System integrity and home automation

What IS the problem ?
Whether it is the HVAC controller, the hardwired alarm system, the 
home automation controller, or just one of the lamp modules, 

Obviously, quality pays off by lowering the probability of failure.  
However, even those devices which cost the most and are scrupulously 
maintained still do fail.    ( like at Kennedy Space Center ).

Regardless of the amount of money you put into your system, you 
cannot have absolute reliability without an alert and caring human 
included as an integral part of your system.

Whether that person is you or a paid guard, you cannot assume that 
your system is functioning properly unless you periodically verify it 

With the addition of a computer into the equation, we now have 
another controller which can test the reasonableness of the other 
systems and augment their behavior.

We can also very carefully craft a system which has 'holes' in its logic.  
You can make things which you think are perfectly reasonable, but have 
operational or logical problems.  And the controller can 'hang' or fail.

The more complex a system you create, the more difficult it is to verify.  
Think about how you want your system to behave, how you want to 
expand it, and re-think it often.

What's the probability?

Although it would be possible to spend enough time calculating the 
probability of failure of any complete system, it would be very costly.  
There are too many variables.

Because the devices are usually inexpensive, most users just replace 
them and never say anything.  This makes it difficult for device 
manufacturers to publish any MTBF figures.

The best thing that can be said about X-10 world is that they have sold 
many millions of devices and that there is a large community of 
advocates who use and install them.  If they were really flakey, there 
wouldn't be a market.

The probability is that you will find some devices which are dead on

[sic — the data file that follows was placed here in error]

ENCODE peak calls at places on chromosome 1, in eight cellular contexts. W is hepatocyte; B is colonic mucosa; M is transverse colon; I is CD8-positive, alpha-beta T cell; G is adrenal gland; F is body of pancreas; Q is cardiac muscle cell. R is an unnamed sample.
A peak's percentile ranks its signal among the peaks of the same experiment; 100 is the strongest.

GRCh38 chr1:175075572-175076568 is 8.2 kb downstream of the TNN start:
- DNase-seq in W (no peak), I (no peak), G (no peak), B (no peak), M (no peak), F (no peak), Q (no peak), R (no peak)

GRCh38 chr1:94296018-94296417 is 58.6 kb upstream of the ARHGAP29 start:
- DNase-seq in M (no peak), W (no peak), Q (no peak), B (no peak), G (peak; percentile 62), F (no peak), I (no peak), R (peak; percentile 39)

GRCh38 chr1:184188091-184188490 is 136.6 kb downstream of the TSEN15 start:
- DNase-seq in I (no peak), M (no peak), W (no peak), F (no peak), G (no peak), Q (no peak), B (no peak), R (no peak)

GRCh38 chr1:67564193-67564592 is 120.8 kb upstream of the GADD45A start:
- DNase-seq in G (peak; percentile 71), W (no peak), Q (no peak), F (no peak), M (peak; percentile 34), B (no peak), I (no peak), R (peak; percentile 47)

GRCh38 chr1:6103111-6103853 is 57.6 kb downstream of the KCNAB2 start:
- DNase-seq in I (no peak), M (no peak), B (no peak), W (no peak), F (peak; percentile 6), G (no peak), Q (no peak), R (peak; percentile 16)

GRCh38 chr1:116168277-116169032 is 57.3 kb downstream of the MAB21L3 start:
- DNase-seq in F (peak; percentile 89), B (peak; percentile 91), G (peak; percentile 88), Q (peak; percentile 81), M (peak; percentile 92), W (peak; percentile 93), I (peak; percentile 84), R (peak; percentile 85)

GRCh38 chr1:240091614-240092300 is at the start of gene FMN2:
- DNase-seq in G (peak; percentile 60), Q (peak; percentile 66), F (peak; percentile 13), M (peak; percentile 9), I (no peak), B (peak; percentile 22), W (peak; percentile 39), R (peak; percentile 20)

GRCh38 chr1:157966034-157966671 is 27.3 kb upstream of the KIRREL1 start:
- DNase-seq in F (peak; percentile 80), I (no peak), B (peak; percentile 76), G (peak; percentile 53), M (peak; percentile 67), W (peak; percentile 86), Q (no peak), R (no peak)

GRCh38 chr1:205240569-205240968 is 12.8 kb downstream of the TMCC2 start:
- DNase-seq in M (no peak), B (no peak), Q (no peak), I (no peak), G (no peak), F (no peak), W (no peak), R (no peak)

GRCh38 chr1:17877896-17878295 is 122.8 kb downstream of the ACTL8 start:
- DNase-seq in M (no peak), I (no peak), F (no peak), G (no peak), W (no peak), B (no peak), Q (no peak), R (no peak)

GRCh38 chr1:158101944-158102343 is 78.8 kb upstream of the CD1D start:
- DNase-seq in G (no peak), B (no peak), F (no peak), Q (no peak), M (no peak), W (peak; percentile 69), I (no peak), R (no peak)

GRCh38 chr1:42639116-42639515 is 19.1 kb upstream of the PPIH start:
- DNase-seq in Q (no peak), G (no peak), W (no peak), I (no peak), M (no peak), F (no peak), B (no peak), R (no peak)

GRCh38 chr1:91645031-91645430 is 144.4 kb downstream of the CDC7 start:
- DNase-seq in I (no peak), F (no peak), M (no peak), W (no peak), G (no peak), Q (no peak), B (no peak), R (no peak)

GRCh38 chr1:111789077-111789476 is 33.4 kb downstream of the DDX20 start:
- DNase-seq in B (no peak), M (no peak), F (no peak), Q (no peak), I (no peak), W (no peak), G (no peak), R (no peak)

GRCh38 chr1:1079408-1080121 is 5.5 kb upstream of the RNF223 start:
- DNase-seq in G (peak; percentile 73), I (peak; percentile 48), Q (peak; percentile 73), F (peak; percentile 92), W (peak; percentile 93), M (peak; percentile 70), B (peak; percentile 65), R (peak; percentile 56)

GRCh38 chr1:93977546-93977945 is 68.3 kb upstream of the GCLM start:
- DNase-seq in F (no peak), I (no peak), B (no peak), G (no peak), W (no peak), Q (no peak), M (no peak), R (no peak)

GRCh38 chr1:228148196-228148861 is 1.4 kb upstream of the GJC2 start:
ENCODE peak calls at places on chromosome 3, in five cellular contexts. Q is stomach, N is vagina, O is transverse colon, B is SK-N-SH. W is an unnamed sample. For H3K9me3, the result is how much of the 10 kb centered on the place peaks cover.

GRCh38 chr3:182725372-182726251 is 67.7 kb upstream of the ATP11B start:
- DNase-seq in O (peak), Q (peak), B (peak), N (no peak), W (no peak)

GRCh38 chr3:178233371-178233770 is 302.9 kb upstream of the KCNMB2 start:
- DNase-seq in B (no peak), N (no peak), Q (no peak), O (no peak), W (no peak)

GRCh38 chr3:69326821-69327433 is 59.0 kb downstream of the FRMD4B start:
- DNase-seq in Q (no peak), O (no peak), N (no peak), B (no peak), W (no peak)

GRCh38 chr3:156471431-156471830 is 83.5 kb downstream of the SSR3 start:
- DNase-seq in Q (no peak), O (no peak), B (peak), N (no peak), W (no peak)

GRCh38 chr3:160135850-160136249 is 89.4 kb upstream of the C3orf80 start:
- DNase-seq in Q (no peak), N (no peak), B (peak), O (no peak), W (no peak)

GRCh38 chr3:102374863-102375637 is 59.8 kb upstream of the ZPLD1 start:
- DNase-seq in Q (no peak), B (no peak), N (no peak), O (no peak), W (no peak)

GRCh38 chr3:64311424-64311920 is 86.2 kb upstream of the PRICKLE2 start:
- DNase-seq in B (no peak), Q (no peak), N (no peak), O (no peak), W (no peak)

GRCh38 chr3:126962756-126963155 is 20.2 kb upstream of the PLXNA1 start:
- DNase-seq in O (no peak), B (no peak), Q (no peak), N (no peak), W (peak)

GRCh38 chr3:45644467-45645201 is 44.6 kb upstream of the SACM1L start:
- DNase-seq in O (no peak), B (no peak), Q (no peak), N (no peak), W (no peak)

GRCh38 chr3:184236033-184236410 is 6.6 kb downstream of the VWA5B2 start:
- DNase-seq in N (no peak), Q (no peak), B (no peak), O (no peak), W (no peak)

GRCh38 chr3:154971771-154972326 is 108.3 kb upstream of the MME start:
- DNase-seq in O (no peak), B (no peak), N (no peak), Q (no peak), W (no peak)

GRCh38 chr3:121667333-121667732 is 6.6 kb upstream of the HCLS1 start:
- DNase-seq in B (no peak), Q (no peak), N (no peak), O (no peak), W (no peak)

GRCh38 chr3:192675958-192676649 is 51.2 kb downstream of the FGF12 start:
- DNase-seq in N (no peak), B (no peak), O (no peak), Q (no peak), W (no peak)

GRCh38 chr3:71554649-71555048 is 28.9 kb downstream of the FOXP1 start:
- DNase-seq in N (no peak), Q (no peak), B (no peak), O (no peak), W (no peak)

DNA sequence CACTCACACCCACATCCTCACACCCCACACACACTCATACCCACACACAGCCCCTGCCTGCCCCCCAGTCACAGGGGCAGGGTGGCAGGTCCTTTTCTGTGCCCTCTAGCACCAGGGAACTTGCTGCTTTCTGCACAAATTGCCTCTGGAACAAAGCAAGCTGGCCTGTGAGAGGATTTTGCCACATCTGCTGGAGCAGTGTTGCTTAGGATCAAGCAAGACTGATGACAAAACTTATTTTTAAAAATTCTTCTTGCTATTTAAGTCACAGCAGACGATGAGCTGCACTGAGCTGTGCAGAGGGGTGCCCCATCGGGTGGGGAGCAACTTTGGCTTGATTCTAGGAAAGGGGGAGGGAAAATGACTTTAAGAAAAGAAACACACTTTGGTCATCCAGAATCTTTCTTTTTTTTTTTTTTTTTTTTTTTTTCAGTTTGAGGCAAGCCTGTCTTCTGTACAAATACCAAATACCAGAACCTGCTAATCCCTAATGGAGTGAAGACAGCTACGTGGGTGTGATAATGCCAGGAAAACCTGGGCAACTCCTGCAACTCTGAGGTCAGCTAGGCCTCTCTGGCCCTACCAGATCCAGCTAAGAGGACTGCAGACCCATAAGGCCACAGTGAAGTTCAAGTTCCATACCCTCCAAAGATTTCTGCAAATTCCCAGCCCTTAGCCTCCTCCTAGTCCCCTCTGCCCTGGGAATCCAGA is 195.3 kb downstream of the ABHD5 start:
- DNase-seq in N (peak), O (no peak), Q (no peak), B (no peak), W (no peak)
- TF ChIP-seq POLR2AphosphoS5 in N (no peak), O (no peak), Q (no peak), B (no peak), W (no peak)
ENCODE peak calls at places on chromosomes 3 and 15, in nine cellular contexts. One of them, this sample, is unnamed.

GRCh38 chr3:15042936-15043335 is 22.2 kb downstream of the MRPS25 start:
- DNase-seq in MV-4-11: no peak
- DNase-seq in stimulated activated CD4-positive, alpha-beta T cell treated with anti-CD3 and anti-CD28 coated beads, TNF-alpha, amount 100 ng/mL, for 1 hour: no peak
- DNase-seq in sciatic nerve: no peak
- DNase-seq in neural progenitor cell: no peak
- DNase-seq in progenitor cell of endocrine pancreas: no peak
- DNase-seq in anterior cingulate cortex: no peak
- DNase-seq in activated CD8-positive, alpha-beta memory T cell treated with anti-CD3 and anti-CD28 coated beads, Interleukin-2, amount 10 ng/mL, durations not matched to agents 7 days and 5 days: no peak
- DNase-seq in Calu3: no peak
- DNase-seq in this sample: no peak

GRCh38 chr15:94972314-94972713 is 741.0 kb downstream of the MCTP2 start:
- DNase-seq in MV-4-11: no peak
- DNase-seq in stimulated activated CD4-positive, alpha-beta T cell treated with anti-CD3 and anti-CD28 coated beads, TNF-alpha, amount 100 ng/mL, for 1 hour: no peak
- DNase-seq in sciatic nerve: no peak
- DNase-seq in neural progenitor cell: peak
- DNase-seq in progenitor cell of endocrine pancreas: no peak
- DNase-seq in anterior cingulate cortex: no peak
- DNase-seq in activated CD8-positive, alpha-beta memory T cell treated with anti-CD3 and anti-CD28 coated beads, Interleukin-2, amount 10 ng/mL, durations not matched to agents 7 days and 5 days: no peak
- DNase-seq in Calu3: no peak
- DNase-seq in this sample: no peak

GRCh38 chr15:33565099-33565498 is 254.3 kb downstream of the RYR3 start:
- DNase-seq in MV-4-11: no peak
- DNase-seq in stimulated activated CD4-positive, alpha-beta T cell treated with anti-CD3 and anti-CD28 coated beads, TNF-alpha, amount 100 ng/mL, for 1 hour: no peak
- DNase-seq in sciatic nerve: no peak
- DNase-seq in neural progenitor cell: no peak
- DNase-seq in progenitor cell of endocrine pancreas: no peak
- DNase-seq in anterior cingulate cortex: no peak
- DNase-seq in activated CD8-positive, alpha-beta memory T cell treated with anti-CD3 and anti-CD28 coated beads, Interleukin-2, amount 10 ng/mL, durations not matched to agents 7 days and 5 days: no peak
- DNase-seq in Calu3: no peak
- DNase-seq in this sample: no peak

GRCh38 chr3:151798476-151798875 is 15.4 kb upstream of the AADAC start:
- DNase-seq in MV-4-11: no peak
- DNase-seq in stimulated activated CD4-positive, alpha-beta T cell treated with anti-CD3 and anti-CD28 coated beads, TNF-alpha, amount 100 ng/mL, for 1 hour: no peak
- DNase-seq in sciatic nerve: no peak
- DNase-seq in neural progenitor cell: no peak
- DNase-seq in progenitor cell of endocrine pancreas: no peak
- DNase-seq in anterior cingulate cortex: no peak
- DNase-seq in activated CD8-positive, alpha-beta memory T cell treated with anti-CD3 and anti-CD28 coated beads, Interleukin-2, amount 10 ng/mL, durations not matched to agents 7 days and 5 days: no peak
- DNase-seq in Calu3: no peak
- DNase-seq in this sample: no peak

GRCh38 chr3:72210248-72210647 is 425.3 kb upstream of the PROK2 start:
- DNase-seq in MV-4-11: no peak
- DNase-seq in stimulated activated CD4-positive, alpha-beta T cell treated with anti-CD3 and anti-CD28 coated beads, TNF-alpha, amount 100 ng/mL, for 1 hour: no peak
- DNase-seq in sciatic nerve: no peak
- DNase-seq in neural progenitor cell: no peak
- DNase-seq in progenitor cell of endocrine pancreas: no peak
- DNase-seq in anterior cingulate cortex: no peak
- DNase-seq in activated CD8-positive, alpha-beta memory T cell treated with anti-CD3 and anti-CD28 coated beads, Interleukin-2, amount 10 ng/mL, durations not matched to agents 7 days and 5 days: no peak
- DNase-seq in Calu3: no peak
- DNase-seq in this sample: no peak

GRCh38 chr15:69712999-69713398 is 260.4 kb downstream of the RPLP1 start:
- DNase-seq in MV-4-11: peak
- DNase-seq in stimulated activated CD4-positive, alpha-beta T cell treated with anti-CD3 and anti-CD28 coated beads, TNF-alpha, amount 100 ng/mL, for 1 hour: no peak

arrival or die soon, and some which last for 10 years or more through 
lightning and rain.

Generally, if a device performs for the (warranted) first year, it will 
probably last for a very long time.  If it's going to die, it will likely 
do so early in its life.

How do you build a reasonably reliable system?

Buy quality devices.
Although almost all of the X-10 compliant devices are manufactured 
in the same Chinese factory, there are differences in the production 
specifications for each of the private labels.

These differences are generally not published, but it is known that 
they involve such things as component quality and how well each 
unit is tested.

In general, you should expect that brand names which are known to 
be better quality will be better tested.  Any 'bargain' devices you buy 
probably are known to have come from 'weak' batches.

This does not mean that the better quality devices won't fail, nor that 
a 'bargain' module won't work for 10 years.  Buy the bargains if you must,
but buy several at a time.  Odds are that some of them will be real keepers.

Use existing controllers for specific subsystems.
Many homes already have a HVAC system which is reliable and simple.

Many homes already have a standalone burglar system, and most of these have 
some type of monitoring $ervice.

Although you can eliminate all of these functions with your home 
automation system (XTension); by doing so you would be creating a